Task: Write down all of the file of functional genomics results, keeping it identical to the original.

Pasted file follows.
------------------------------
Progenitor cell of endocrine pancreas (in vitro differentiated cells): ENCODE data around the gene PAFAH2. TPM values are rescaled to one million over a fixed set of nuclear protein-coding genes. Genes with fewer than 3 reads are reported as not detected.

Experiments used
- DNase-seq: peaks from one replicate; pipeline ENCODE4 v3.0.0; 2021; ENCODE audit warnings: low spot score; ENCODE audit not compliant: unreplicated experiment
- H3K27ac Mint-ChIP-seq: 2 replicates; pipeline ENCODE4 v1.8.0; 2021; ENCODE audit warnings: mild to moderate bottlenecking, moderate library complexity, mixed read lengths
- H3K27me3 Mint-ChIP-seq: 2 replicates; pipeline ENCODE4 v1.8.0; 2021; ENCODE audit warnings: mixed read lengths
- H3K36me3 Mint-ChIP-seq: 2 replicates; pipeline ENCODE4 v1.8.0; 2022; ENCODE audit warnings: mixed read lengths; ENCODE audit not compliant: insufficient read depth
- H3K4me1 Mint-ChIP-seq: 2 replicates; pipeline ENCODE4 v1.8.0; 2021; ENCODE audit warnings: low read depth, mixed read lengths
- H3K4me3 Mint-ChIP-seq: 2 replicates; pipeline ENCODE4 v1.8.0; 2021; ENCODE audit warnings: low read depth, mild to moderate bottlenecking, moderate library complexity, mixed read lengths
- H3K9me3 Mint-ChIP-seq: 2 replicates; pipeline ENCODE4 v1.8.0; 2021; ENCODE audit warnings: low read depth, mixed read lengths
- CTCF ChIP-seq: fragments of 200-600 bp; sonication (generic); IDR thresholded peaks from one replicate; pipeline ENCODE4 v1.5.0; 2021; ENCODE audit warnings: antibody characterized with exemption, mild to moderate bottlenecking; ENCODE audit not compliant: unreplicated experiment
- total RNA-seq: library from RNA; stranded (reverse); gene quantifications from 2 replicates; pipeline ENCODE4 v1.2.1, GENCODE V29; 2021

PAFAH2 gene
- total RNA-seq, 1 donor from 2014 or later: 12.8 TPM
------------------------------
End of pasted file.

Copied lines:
Progenitor cell of endocrine pancreas (in vitro differentiated cells): ENCODE data around the gene PAFAH2. TPM values are rescaled to one million over a fixed set of nuclear protein-coding genes. Genes with fewer than 3 reads are reported as not detected.

Experiments used
- DNase-seq: peaks from one replicate; pipeline ENCODE4 v3.0.0; 2021; ENCODE audit warnings: low spot score; ENCODE audit not compliant: unreplicated experiment
- H3K27ac Mint-ChIP-seq: 2 replicates; pipeline ENCODE4 v1.8.0; 2021; ENCODE audit warnings: mild to moderate bottlenecking, moderate library complexity, mixed read lengths
- H3K27me3 Mint-ChIP-seq: 2 replicates; pipeline ENCODE4 v1.8.0; 2021; ENCODE audit warnings: mixed read lengths
- H3K36me3 Mint-ChIP-seq: 2 replicates; pipeline ENCODE4 v1.8.0; 2022; ENCODE audit warnings: mixed read lengths; ENCODE audit not compliant: insufficient read depth
- H3K4me1 Mint-ChIP-seq: 2 replicates; pipeline ENCODE4 v1.8.0; 2021; ENCODE audit warnings: low read depth, mixed read lengths
- H3K4me3 Mint-ChIP-seq: 2 replicates; pipeline ENCODE4 v1.8.0; 2021; ENCODE audit warnings: low read depth, mild to moderate bottlenecking, moderate library complexity, mixed read lengths
- H3K9me3 Mint-ChIP-seq: 2 replicates; pipeline ENCODE4 v1.8.0; 2021; ENCODE audit warnings: low read depth, mixed read lengths
- CTCF ChIP-seq: fragments of 200-600 bp; sonication (generic); IDR thresholded peaks from one replicate; pipeline ENCODE4 v1.5.0; 2021; ENCODE audit warnings: antibody characterized with exemption, mild to moderate bottlenecking; ENCODE audit not compliant: unreplicated experiment
- total RNA-seq: library from RNA; stranded (reverse); gene quantifications from 2 replicates; pipeline ENCODE4 v1.2.1, GENCODE V29; 2021

PAFAH2 gene
- total RNA-seq, 1 donor from 2014 or later: 12.8 TPM